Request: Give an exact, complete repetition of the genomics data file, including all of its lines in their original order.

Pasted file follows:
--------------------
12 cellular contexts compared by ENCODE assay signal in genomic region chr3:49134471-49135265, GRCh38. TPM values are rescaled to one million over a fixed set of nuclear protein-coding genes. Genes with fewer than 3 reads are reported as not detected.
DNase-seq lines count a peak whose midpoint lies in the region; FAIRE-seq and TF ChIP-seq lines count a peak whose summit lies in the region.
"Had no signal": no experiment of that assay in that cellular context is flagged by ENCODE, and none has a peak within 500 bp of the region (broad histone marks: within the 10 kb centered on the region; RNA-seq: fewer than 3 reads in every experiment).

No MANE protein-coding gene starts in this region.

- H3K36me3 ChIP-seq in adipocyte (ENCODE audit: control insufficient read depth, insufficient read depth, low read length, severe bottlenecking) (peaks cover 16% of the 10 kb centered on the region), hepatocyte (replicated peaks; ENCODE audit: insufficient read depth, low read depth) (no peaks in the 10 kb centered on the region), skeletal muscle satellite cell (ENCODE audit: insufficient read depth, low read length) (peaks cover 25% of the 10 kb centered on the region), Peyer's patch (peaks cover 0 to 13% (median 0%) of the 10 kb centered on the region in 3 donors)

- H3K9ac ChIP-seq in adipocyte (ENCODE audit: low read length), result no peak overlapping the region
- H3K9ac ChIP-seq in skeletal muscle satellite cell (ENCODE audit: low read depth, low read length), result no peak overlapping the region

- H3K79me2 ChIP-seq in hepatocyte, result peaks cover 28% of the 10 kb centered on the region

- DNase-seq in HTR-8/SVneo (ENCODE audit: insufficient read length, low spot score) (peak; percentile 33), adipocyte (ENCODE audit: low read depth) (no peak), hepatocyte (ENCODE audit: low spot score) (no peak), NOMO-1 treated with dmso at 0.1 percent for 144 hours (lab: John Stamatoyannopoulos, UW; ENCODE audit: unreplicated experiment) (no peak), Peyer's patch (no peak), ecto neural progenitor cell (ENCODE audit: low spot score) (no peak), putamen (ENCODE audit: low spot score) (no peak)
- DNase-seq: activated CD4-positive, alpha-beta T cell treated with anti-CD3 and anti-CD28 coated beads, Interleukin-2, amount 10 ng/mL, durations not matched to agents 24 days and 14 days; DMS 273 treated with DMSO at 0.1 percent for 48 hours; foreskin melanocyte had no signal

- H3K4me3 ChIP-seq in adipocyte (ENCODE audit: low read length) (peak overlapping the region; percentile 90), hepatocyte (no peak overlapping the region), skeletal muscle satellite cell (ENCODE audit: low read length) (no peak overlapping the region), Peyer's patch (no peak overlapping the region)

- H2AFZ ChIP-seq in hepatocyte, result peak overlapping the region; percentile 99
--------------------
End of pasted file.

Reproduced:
12 cellular contexts compared by ENCODE assay signal in genomic region chr3:49134471-49135265, GRCh38. TPM values are rescaled to one million over a fixed set of nuclear protein-coding genes. Genes with fewer than 3 reads are reported as not detected.
DNase-seq lines count a peak whose midpoint lies in the region; FAIRE-seq and TF ChIP-seq lines count a peak whose summit lies in the region.
"Had no signal": no experiment of that assay in that cellular context is flagged by ENCODE, and none has a peak within 500 bp of the region (broad histone marks: within the 10 kb centered on the region; RNA-seq: fewer than 3 reads in every experiment).

No MANE protein-coding gene starts in this region.

- H3K36me3 ChIP-seq in adipocyte (ENCODE audit: control insufficient read depth, insufficient read depth, low read length, severe bottlenecking) (peaks cover 16% of the 10 kb centered on the region), hepatocyte (replicated peaks; ENCODE audit: insufficient read depth, low read depth) (no peaks in the 10 kb centered on the region), skeletal muscle satellite cell (ENCODE audit: insufficient read depth, low read length) (peaks cover 25% of the 10 kb centered on the region), Peyer's patch (peaks cover 0 to 13% (median 0%) of the 10 kb centered on the region in 3 donors)

- H3K9ac ChIP-seq in adipocyte (ENCODE audit: low read length), result no peak overlapping the region
- H3K9ac ChIP-seq in skeletal muscle satellite cell (ENCODE audit: low read depth, low read length), result no peak overlapping the region

- H3K79me2 ChIP-seq in hepatocyte, result peaks cover 28% of the 10 kb centered on the region

- DNase-seq in HTR-8/SVneo (ENCODE audit: insufficient read length, low spot score) (peak; percentile 33), adipocyte (ENCODE audit: low read depth) (no peak), hepatocyte (ENCODE audit: low spot score) (no peak), NOMO-1 treated with dmso at 0.1 percent for 144 hours (lab: John Stamatoyannopoulos, UW; ENCODE audit: unreplicated experiment) (no peak), Peyer's patch (no peak), ecto neural progenitor cell (ENCODE audit: low spot score) (no peak), putamen (ENCODE audit: low spot score) (no peak)
- DNase-seq: activated CD4-positive, alpha-beta T cell treated with anti-CD3 and anti-CD28 coated beads, Interleukin-2, amount 10 ng/mL, durations not matched to agents 24 days and 14 days; DMS 273 treated with DMSO at 0.1 percent for 48 hours; foreskin melanocyte had no signal

- H3K4me3 ChIP-seq in adipocyte (ENCODE audit: low read length) (peak overlapping the region; percentile 90), hepatocyte (no peak overlapping the region), skeletal muscle satellite cell (ENCODE audit: low read length) (no peak overlapping the region), Peyer's patch (no peak overlapping the region)

- H2AFZ ChIP-seq in hepatocyte, result peak overlapping the region; percentile 99